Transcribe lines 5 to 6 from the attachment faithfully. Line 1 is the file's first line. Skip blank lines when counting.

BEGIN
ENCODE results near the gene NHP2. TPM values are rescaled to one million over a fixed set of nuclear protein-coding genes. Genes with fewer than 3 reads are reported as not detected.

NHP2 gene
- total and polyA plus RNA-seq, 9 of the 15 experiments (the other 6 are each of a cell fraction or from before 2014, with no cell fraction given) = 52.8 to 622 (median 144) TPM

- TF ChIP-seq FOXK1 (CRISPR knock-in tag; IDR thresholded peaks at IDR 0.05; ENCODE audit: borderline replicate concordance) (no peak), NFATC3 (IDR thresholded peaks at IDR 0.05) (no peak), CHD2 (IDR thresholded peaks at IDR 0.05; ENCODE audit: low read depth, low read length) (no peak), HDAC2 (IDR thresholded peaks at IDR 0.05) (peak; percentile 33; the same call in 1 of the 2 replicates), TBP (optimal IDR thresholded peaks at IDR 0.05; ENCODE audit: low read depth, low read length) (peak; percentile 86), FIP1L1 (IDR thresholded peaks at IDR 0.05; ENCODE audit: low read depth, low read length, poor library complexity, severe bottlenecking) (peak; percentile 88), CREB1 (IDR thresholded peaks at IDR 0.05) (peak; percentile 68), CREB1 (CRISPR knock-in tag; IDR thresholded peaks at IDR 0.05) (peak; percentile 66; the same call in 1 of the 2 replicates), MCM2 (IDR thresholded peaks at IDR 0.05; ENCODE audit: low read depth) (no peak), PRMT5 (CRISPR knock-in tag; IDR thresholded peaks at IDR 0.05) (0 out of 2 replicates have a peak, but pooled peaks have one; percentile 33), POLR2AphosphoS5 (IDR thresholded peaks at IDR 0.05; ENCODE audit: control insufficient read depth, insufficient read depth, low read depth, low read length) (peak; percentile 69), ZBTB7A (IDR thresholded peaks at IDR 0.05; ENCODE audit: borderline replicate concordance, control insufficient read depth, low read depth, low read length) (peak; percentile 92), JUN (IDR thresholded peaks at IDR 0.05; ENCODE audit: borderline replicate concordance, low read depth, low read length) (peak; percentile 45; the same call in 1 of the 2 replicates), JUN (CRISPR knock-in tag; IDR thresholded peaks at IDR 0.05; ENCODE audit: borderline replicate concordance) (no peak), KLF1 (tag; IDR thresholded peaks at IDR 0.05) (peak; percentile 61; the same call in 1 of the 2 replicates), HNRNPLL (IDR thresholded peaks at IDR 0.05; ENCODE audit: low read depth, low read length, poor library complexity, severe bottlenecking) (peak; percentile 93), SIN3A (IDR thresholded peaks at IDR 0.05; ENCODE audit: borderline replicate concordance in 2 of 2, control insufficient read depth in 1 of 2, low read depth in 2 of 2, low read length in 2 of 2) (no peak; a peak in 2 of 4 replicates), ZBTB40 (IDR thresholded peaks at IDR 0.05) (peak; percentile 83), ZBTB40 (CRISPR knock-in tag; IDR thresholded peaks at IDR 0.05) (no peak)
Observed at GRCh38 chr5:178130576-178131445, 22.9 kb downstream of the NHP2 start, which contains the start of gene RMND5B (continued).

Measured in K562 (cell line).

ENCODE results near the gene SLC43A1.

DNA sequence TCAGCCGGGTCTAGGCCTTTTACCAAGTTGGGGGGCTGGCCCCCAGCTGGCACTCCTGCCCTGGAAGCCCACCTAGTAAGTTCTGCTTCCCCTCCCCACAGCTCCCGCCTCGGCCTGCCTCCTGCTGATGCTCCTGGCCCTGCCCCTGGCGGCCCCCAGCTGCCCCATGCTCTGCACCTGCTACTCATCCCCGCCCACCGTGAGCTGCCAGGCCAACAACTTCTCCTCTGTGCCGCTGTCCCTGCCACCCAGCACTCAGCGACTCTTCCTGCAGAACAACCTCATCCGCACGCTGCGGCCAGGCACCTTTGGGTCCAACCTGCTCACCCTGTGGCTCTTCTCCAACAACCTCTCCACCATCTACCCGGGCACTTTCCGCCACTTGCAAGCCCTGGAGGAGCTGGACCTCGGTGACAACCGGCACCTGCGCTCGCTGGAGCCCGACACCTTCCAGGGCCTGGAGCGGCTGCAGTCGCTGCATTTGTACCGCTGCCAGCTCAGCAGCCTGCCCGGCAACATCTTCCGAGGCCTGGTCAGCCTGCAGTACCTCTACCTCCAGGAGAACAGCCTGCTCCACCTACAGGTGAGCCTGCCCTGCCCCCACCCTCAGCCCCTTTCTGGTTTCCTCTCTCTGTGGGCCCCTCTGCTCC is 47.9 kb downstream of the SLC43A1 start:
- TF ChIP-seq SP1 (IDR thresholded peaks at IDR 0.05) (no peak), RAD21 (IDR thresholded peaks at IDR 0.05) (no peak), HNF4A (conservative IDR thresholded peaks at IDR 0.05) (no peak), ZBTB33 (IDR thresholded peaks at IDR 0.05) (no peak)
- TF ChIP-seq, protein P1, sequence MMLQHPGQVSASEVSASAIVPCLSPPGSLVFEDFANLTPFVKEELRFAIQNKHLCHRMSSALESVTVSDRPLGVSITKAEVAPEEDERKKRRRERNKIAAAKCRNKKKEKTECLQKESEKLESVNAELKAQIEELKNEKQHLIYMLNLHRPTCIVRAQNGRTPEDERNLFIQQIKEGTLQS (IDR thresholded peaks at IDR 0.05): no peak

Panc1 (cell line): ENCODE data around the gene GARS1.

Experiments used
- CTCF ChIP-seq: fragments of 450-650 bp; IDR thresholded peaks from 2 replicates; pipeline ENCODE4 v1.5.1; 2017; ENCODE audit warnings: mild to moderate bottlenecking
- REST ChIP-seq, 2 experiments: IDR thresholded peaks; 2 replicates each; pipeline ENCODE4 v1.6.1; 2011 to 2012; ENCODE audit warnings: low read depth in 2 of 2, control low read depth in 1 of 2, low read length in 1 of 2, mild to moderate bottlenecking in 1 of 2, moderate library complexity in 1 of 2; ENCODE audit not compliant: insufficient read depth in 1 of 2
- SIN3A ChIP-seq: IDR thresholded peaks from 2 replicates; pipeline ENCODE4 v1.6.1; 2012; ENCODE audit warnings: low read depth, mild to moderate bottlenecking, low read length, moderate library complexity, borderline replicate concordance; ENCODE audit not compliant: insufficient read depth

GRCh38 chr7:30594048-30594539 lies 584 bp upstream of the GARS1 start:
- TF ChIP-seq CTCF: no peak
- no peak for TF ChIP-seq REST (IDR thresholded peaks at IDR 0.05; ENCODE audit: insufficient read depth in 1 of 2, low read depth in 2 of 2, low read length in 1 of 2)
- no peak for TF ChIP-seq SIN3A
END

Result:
Observed at GRCh38 chr5:178130576-178131445, 22.9 kb downstream of the NHP2 start, which contains the start of gene RMND5B (continued).

Measured in K562 (cell line).